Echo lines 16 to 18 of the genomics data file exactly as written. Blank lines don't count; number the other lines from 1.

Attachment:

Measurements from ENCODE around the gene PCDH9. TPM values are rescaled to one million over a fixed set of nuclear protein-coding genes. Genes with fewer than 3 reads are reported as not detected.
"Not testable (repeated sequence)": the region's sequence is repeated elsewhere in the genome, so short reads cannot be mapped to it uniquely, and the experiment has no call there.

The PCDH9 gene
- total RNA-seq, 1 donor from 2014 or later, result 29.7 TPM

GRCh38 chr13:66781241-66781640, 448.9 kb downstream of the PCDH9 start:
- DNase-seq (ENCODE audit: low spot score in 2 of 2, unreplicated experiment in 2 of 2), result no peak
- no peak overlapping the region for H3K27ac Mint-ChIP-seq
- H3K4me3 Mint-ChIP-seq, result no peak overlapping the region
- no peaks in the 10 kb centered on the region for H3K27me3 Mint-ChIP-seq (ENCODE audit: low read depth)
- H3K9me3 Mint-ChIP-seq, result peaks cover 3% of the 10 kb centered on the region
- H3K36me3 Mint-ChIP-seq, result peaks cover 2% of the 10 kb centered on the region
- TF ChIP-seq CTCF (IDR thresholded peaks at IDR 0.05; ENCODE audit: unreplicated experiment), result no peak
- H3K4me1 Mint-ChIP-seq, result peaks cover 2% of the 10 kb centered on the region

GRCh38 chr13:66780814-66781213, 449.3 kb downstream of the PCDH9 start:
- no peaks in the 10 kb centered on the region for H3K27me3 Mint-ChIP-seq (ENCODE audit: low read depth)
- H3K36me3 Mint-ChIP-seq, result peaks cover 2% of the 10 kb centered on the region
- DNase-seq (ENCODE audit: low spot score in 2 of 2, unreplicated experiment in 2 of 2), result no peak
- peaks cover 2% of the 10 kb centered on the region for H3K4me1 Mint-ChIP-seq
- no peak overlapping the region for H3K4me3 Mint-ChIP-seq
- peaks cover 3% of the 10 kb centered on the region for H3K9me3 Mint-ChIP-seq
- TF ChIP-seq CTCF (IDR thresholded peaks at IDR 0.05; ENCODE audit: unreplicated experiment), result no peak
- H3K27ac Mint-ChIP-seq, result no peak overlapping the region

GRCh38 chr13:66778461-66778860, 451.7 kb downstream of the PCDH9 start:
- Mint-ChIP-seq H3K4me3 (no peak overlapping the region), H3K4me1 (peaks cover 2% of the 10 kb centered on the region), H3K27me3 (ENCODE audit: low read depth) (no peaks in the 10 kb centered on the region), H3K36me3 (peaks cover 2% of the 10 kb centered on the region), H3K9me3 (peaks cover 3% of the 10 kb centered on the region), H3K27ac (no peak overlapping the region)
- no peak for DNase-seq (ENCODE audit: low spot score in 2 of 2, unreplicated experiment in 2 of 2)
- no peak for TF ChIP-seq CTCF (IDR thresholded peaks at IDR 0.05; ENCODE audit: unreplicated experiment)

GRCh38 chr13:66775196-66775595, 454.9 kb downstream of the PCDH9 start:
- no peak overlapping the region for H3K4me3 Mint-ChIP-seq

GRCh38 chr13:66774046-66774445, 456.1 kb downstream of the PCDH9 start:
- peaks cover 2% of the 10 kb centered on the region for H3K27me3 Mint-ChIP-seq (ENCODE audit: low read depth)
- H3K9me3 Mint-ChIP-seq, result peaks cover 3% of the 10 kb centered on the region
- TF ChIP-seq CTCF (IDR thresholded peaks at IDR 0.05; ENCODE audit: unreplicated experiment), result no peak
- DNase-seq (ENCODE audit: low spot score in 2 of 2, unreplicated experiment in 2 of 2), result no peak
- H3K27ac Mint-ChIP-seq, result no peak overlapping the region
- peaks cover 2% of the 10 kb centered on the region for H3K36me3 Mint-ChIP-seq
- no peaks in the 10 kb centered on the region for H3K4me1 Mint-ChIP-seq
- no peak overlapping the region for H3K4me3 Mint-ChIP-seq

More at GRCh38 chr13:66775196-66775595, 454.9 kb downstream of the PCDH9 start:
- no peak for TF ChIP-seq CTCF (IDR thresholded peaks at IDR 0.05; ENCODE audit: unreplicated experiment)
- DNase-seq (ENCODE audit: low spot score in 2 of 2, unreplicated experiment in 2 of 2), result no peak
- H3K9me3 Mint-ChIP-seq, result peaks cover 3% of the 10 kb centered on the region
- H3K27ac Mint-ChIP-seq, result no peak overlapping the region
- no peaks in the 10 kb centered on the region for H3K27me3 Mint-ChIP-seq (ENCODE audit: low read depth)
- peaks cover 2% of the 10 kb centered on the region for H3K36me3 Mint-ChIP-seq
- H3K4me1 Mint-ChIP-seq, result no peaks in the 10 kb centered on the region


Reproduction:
- H3K36me3 Mint-ChIP-seq, result peaks cover 2% of the 10 kb centered on the region
- DNase-seq (ENCODE audit: low spot score in 2 of 2, unreplicated experiment in 2 of 2), result no peak
- peaks cover 2% of the 10 kb centered on the region for H3K4me1 Mint-ChIP-seq